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The Fires: How a Computer Formula, Big Ideas, and the Best of Intentions Burned Down New York City-And Determined the Future of Cby Joe Flood
Synopses & Reviews
New York City, 1968. The RAND Corporation had presented an alluring proposal to a city on the brink of economic collapse: Using RAND's computer models, which had been successfully implemented in high-level military operations, the city could save millions of dollars by establishing more efficient public services. The RAND boys were the best and brightest, and bore all the sheen of modern American success. New York City, on the other hand, seemed old-fashioned, insular, and corrupt-and the new mayor was eager for outside help, especially something as innovative and infallible as "computer modeling." A deal was struck: RAND would begin its first major civilian effort with the FDNY.
Over the next decade-a time New York City firefighters would refer to as "The War Years"-a series of fires swept through the South Bronx, the Lower East Side, Harlem, and Brooklyn, gutting whole neighborhoods, killing more than two thousand people and displacing hundreds of thousands. Conventional wisdom would blame arson, but these fires were the result of something altogether different: the intentional withdrawal of fire protection from the city's poorest neighborhoods-all based on RAND's computer modeling systems.
Despite the disastrous consequences, New York City in the 1970s set the template for how a modern city functions-both literally, as RAND sold its computer models to cities across the country, and systematically, as a new wave of technocratic decision-making took hold, which persists to this day. In The Fires, Joe Flood provides an X-ray of these inner workings, using the dramatic story of a pair of mayors, an ambitious fire commissioner, and an even more ambitious think tank to illuminate the patterns and formulas that are now inextricably woven into the very fabric of contemporary urban life. The Fires is a must read for anyone curious about how a modern city works.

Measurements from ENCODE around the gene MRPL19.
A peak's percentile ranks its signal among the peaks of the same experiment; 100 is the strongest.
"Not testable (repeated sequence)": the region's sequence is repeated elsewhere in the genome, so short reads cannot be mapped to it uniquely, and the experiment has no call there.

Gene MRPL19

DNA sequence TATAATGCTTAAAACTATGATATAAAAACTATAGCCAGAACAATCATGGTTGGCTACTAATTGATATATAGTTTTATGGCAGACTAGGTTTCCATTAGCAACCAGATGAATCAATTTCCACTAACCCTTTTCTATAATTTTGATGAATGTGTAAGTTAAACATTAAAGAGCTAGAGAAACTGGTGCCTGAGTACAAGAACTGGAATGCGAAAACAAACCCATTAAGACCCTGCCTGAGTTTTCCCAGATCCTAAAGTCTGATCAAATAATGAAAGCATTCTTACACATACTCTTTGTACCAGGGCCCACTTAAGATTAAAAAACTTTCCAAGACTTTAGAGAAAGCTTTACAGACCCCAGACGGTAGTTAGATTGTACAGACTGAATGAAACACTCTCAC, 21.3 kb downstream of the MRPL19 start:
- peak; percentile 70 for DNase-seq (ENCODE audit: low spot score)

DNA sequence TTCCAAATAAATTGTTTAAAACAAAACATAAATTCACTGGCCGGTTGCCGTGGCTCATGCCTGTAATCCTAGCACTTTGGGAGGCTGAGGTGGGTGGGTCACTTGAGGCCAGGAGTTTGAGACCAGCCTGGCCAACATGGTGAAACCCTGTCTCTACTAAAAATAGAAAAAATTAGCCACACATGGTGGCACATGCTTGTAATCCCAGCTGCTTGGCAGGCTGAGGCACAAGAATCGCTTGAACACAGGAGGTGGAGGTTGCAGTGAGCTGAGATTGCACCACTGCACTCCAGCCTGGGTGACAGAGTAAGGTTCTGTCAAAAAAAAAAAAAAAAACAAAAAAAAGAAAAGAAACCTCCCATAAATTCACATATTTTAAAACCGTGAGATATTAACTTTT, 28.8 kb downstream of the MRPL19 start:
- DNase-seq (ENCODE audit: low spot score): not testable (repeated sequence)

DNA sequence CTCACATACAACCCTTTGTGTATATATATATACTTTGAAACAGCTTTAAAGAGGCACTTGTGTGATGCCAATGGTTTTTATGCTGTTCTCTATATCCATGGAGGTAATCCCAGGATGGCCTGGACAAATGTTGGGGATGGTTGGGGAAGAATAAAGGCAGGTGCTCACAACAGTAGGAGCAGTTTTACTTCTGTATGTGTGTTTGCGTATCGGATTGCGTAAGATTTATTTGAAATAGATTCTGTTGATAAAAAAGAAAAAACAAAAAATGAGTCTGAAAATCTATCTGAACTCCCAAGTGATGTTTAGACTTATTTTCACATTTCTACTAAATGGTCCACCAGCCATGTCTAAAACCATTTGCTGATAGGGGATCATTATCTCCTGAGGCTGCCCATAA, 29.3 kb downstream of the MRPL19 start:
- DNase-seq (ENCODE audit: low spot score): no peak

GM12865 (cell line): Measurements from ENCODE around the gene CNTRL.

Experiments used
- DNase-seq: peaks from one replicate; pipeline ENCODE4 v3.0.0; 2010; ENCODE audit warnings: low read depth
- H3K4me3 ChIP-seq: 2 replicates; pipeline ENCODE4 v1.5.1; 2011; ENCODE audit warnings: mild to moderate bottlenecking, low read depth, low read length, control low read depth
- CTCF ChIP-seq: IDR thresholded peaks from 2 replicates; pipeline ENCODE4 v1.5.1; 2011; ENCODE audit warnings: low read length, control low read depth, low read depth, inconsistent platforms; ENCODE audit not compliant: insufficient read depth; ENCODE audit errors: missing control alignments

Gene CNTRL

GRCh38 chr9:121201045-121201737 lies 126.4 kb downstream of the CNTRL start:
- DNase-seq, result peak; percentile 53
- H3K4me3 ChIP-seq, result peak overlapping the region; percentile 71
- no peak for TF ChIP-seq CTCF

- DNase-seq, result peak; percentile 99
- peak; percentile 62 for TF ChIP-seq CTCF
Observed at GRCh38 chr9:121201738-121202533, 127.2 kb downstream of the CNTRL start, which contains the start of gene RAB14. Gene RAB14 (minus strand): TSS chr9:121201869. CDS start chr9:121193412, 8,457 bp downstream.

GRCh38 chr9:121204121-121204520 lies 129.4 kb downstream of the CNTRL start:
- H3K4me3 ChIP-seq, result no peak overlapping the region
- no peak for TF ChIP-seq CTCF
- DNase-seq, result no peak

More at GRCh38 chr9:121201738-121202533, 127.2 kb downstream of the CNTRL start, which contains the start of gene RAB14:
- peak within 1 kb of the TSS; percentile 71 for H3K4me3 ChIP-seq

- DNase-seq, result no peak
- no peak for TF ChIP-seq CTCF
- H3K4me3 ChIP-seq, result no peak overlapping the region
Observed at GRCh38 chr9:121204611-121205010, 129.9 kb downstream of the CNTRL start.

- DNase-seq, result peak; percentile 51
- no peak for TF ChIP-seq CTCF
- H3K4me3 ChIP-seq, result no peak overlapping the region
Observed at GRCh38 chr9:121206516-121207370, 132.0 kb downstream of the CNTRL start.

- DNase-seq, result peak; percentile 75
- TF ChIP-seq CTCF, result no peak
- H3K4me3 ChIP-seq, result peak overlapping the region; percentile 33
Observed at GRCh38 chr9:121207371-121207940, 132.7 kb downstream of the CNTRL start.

"The Fires" tells the story of how the good intentions of an ambitious, working-class fire chief, a charismatic mayor, and the false promises of the RAND Corporation went so disastrously wrong--and forever changed the way the modern city works.
A revealing account of the first time computer modeling met City Hall — and the disaster that ensued
In 1968, New York City struck a deal with the RAND Corporation to use their computer models to establish more efficient public services and save millions of dollars, beginning their first civilian effort with the FDNY. Over the next decade a series of fires swept through New York, displacing more than 600,000 people, all thanks to the intentional withdrawal of fire protection from the city's poorest neighborhoods — and all based on RAND's computer modeling systems.
In The Fires, journalist Joe Flood provides an X-ray of the inner workings of New York City in the 1970s and of all modern cities, using the dramatic story of a pair of mayors, an ambitious Fire Commissioner, and an even more ambitious think tank to illuminate the patterns and formulas that are now inextricably woven into the very fabric of the modern urban experience.
About the Author
Joe Flood is a journalist who has spent the last seven years- since before his graduation from Harvard-researching the facts and implications of the epidemic of fires that swept through New York City in the 1970s.
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